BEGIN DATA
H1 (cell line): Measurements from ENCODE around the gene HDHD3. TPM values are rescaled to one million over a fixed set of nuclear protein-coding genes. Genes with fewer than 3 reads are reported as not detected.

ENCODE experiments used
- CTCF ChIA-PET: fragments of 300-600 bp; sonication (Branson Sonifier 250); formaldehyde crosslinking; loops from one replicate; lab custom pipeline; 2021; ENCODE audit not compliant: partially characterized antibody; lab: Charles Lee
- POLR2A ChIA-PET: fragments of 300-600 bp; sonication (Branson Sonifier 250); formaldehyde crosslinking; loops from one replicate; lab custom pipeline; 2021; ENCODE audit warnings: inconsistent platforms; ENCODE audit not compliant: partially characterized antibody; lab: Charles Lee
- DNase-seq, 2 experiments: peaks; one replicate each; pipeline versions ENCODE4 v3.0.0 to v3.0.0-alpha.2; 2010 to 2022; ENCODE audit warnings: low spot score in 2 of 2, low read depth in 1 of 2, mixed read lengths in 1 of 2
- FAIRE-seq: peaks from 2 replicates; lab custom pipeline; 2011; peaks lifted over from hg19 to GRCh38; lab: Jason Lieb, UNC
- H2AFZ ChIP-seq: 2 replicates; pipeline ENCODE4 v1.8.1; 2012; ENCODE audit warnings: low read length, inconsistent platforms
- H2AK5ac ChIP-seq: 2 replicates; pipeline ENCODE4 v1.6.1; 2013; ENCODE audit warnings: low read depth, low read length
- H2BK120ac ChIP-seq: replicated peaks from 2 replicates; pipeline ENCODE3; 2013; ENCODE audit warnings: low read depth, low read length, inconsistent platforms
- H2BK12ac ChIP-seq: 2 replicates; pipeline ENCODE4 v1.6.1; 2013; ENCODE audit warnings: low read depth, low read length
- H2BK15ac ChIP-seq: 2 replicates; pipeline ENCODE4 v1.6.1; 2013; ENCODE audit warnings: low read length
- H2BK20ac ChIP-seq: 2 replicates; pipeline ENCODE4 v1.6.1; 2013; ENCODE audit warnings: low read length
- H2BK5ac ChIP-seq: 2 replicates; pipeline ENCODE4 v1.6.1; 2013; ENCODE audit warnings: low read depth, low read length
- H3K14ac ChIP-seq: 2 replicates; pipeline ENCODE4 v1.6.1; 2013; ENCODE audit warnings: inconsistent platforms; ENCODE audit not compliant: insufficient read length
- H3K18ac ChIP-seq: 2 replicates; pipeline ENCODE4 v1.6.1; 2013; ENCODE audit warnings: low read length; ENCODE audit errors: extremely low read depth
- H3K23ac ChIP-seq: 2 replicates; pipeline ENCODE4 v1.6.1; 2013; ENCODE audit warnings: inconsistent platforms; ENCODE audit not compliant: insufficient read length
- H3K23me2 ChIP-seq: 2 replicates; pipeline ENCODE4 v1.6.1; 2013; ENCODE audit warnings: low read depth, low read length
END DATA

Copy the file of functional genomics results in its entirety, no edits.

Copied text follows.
H1 (cell line): Measurements from ENCODE around the gene HDHD3. TPM values are rescaled to one million over a fixed set of nuclear protein-coding genes. Genes with fewer than 3 reads are reported as not detected.

ENCODE experiments used
- CTCF ChIA-PET: fragments of 300-600 bp; sonication (Branson Sonifier 250); formaldehyde crosslinking; loops from one replicate; lab custom pipeline; 2021; ENCODE audit not compliant: partially characterized antibody; lab: Charles Lee
- POLR2A ChIA-PET: fragments of 300-600 bp; sonication (Branson Sonifier 250); formaldehyde crosslinking; loops from one replicate; lab custom pipeline; 2021; ENCODE audit warnings: inconsistent platforms; ENCODE audit not compliant: partially characterized antibody; lab: Charles Lee
- DNase-seq, 2 experiments: peaks; one replicate each; pipeline versions ENCODE4 v3.0.0 to v3.0.0-alpha.2; 2010 to 2022; ENCODE audit warnings: low spot score in 2 of 2, low read depth in 1 of 2, mixed read lengths in 1 of 2
- FAIRE-seq: peaks from 2 replicates; lab custom pipeline; 2011; peaks lifted over from hg19 to GRCh38; lab: Jason Lieb, UNC
- H2AFZ ChIP-seq: 2 replicates; pipeline ENCODE4 v1.8.1; 2012; ENCODE audit warnings: low read length, inconsistent platforms
- H2AK5ac ChIP-seq: 2 replicates; pipeline ENCODE4 v1.6.1; 2013; ENCODE audit warnings: low read depth, low read length
- H2BK120ac ChIP-seq: replicated peaks from 2 replicates; pipeline ENCODE3; 2013; ENCODE audit warnings: low read depth, low read length, inconsistent platforms
- H2BK12ac ChIP-seq: 2 replicates; pipeline ENCODE4 v1.6.1; 2013; ENCODE audit warnings: low read depth, low read length
- H2BK15ac ChIP-seq: 2 replicates; pipeline ENCODE4 v1.6.1; 2013; ENCODE audit warnings: low read length
- H2BK20ac ChIP-seq: 2 replicates; pipeline ENCODE4 v1.6.1; 2013; ENCODE audit warnings: low read length
- H2BK5ac ChIP-seq: 2 replicates; pipeline ENCODE4 v1.6.1; 2013; ENCODE audit warnings: low read depth, low read length
- H3K14ac ChIP-seq: 2 replicates; pipeline ENCODE4 v1.6.1; 2013; ENCODE audit warnings: inconsistent platforms; ENCODE audit not compliant: insufficient read length
- H3K18ac ChIP-seq: 2 replicates; pipeline ENCODE4 v1.6.1; 2013; ENCODE audit warnings: low read length; ENCODE audit errors: extremely low read depth
- H3K23ac ChIP-seq: 2 replicates; pipeline ENCODE4 v1.6.1; 2013; ENCODE audit warnings: inconsistent platforms; ENCODE audit not compliant: insufficient read length
- H3K23me2 ChIP-seq: 2 replicates; pipeline ENCODE4 v1.6.1; 2013; ENCODE audit warnings: low read depth, low read length